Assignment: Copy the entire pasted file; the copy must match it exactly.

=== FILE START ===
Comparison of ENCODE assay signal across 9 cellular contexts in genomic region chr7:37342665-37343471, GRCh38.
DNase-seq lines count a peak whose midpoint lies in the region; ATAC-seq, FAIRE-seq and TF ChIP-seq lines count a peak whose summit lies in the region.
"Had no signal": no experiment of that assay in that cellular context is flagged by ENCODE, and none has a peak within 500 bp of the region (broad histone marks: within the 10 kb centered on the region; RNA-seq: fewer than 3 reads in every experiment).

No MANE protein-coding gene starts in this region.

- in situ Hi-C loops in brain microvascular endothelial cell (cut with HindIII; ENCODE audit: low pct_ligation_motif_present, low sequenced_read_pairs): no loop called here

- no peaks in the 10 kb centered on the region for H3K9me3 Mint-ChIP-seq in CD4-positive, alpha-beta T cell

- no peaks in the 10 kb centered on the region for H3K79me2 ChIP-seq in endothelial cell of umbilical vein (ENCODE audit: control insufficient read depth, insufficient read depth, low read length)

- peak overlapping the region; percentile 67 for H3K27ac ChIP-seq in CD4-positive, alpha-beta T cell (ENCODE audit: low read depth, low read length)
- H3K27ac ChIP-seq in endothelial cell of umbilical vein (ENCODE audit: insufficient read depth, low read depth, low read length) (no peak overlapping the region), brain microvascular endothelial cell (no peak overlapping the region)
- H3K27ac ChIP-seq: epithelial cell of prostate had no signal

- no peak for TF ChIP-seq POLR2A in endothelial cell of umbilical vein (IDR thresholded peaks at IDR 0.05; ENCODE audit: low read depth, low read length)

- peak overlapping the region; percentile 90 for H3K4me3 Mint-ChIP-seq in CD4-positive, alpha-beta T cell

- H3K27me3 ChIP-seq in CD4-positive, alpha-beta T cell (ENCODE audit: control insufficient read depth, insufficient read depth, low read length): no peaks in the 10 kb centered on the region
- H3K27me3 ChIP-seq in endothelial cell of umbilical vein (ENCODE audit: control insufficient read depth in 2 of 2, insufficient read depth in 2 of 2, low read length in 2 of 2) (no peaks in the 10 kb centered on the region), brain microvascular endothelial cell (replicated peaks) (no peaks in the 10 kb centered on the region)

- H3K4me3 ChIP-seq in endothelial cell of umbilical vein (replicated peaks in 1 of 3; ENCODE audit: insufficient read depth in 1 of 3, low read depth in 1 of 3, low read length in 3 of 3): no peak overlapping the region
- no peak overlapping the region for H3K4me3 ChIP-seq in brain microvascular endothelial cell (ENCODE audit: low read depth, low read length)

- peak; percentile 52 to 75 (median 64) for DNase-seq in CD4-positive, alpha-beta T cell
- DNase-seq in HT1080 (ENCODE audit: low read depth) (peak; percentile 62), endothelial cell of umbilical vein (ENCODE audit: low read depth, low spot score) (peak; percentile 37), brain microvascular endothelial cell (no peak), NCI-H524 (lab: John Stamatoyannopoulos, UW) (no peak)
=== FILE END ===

Comparison of ENCODE assay signal across 9 cellular contexts in genomic region chr7:37342665-37343471, GRCh38.
DNase-seq lines count a peak whose midpoint lies in the region; ATAC-seq, FAIRE-seq and TF ChIP-seq lines count a peak whose summit lies in the region.
"Had no signal": no experiment of that assay in that cellular context is flagged by ENCODE, and none has a peak within 500 bp of the region (broad histone marks: within the 10 kb centered on the region; RNA-seq: fewer than 3 reads in every experiment).

No MANE protein-coding gene starts in this region.

- in situ Hi-C loops in brain microvascular endothelial cell (cut with HindIII; ENCODE audit: low pct_ligation_motif_present, low sequenced_read_pairs): no loop called here

- no peaks in the 10 kb centered on the region for H3K9me3 Mint-ChIP-seq in CD4-positive, alpha-beta T cell

- no peaks in the 10 kb centered on the region for H3K79me2 ChIP-seq in endothelial cell of umbilical vein (ENCODE audit: control insufficient read depth, insufficient read depth, low read length)

- peak overlapping the region; percentile 67 for H3K27ac ChIP-seq in CD4-positive, alpha-beta T cell (ENCODE audit: low read depth, low read length)
- H3K27ac ChIP-seq in endothelial cell of umbilical vein (ENCODE audit: insufficient read depth, low read depth, low read length) (no peak overlapping the region), brain microvascular endothelial cell (no peak overlapping the region)
- H3K27ac ChIP-seq: epithelial cell of prostate had no signal

- no peak for TF ChIP-seq POLR2A in endothelial cell of umbilical vein (IDR thresholded peaks at IDR 0.05; ENCODE audit: low read depth, low read length)

- peak overlapping the region; percentile 90 for H3K4me3 Mint-ChIP-seq in CD4-positive, alpha-beta T cell

- H3K27me3 ChIP-seq in CD4-positive, alpha-beta T cell (ENCODE audit: control insufficient read depth, insufficient read depth, low read length): no peaks in the 10 kb centered on the region
- H3K27me3 ChIP-seq in endothelial cell of umbilical vein (ENCODE audit: control insufficient read depth in 2 of 2, insufficient read depth in 2 of 2, low read length in 2 of 2) (no peaks in the 10 kb centered on the region), brain microvascular endothelial cell (replicated peaks) (no peaks in the 10 kb centered on the region)

- H3K4me3 ChIP-seq in endothelial cell of umbilical vein (replicated peaks in 1 of 3; ENCODE audit: insufficient read depth in 1 of 3, low read depth in 1 of 3, low read length in 3 of 3): no peak overlapping the region
- no peak overlapping the region for H3K4me3 ChIP-seq in brain microvascular endothelial cell (ENCODE audit: low read depth, low read length)

- peak; percentile 52 to 75 (median 64) for DNase-seq in CD4-positive, alpha-beta T cell
- DNase-seq in HT1080 (ENCODE audit: low read depth) (peak; percentile 62), endothelial cell of umbilical vein (ENCODE audit: low read depth, low spot score) (peak; percentile 37), brain microvascular endothelial cell (no peak), NCI-H524 (lab: John Stamatoyannopoulos, UW) (no peak)